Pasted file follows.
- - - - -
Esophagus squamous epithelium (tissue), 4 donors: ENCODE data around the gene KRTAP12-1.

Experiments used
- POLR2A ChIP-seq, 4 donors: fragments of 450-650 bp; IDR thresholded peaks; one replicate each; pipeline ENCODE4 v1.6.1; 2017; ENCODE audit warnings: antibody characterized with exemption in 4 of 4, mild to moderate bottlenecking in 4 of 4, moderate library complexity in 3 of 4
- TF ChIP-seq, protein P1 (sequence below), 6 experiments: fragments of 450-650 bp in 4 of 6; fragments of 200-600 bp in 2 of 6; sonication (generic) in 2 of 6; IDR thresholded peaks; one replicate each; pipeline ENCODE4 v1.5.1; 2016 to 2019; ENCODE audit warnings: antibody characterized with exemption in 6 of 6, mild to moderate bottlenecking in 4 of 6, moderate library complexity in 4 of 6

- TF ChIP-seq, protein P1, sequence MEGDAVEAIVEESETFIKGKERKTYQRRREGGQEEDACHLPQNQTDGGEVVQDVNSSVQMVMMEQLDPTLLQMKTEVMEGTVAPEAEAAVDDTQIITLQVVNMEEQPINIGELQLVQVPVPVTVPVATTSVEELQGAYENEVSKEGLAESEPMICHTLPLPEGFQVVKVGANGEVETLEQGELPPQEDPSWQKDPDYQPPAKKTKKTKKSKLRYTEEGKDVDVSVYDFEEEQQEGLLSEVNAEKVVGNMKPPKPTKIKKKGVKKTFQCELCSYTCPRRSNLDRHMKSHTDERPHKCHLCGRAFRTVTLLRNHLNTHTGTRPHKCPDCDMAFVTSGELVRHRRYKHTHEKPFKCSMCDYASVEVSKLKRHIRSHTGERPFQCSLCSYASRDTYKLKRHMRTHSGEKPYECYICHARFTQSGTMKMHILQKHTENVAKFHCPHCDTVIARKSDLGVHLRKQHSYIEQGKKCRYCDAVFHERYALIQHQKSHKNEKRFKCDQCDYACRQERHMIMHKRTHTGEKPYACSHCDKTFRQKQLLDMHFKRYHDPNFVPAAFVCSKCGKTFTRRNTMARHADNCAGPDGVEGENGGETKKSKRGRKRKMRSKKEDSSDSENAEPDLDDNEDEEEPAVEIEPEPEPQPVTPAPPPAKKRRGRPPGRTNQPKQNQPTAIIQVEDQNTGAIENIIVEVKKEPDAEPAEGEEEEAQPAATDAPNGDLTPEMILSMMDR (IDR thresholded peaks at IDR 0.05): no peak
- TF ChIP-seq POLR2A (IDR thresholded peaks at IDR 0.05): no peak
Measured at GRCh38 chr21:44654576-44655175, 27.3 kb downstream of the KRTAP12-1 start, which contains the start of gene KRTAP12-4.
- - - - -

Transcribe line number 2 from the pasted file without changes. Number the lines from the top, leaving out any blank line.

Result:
Experiments used